I read with great interest Brad Feld’s post today on his personal reactions to Robin Williams’ death. As you know, Brad and his team at Foundry are super-successful VCs. And, Brad lives a very transparent and authentic life, sharing through his blog his conundrums, problems, joys and victories. It is direct, raw and super-interesting prose that I think helps many people.
I’m writing this because I really admire Brad for writing about the sadness he feels today and the emotions that Robin Williams’ suicide has invoked within him. I’ve written in the past that “pain = suffering x resistance.” Suffering becomes painful if you deny its existence, hide it with drugs/alcohol/etc., or run away. You’re much better off acknowledging whatever suffering exists. You accept, and thereby, live in that moment.
In the past, I did a very good job of absorbing myself in work. I’ve written in the past that everyone has a drug of choice. Work was, and sometimes is, still mine. I used work frankly to escape the parts of my life that I didn’t like. And, that’s why work after a while became extreme drudgery for many years.
Now that I’m more aware of this, I really enjoy work. I still work long hours, but I’m enjoying the journey of it all. I’m trying to enjoy the moment, the right now, rather than always planning for tomorrow (cf. Matthew 6:34).
This weekend, I went fly fishing at an awesome fishing lodge (a video is up top or click here). I serendipitously met a wise soul, who has visited there for many decades and strives to live in the moment. I call him The Trout Whisperer. A casual hello at breakfast led to a very intense two-hour conversation about fly fishing tips, during which we swapped our respective “top secret” strategies, the writings of Hemingway, and the allure of being in a river.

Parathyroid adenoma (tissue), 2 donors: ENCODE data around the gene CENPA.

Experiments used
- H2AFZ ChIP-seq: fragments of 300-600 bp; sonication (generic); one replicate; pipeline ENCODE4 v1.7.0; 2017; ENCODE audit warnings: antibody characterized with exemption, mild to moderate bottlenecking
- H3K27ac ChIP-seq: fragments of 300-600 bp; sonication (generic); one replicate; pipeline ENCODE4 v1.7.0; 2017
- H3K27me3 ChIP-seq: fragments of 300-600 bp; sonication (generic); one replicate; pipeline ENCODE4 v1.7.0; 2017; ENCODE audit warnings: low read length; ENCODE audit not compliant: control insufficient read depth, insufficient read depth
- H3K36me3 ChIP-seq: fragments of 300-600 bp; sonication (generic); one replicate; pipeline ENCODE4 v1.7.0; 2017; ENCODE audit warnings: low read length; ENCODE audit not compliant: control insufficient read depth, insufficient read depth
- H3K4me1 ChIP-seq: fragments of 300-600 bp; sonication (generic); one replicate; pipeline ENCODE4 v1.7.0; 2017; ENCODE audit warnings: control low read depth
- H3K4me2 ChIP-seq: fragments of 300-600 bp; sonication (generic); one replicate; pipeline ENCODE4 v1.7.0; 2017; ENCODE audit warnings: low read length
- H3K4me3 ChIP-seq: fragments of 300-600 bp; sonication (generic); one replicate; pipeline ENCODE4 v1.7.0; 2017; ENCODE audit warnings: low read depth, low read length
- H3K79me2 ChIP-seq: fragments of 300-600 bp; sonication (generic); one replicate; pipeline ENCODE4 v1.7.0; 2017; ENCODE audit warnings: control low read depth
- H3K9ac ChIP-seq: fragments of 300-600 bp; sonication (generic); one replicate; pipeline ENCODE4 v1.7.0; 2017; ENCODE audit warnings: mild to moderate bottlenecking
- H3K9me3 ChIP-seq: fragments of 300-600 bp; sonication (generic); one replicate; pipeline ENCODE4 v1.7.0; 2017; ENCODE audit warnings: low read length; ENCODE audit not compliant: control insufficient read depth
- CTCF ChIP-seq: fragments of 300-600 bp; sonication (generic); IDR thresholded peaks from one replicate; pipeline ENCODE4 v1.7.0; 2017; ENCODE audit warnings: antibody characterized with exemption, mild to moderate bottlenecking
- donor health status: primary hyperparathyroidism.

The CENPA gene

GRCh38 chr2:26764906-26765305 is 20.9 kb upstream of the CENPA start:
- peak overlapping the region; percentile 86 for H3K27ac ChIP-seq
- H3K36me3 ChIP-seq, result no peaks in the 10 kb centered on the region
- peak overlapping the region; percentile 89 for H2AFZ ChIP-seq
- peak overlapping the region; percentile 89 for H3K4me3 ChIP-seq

Regarding fly fishing, he described the long drives to the lodge and the moments in the river as something very restorative, meditative and spiritual. He said that when he started to fly fish, his goal was to catch a single fish (fly fishing has a very long learning curve). Then, it was to catch as many fish as possible. Then, his goal became to catch many monster trout. He has accomplished all that.
Now, he is pushing the age of 70, and his goals are different. He just wants to “enjoy the moment.” When he gets to the river, he delays his fishing. He instead sits on the bank and quietly observes the surroundings for 30 to 40 minutes. He soaks in the scene. He sees what the trout are doing. Then, he fishes. In a short period of time, he lands a lot of really big fish. The Trout Whisperer fishes with intent and with calmness. He calls it “the Zen of fly fishing.”
So, live in the moment. The current moment may be happy or tragic, interesting or banal. But, accept it and immerse yourself in it. Amazingly, you’ll find a lot of meaning unfold in those moments. When you’re not so busy resisting the moment, you’ll pick up on a lot more.
2 thoughts on “Living in the Moment”
thanks for sharing these personal insights.
It’s funny how we can find meditation / time for reflection / time to calm down the waves on our own little pond in so many different activities – watering and taking care of plants, biking, fishing – on the other hand we can do these activities in a rush and with a tense mindset that does not allow us to reenergize but rather sucks more energy out of us.
Ironically – “seize the day” – was the main message of the book and movie “Dead Poets Society”, in which Robin Williams starred in 1989.
It gives me great joy to see that you are enjoying yourself at that beautiful lake!
andreas, so wonderful to hear from you. i hope all is well and you are enjoying some rest.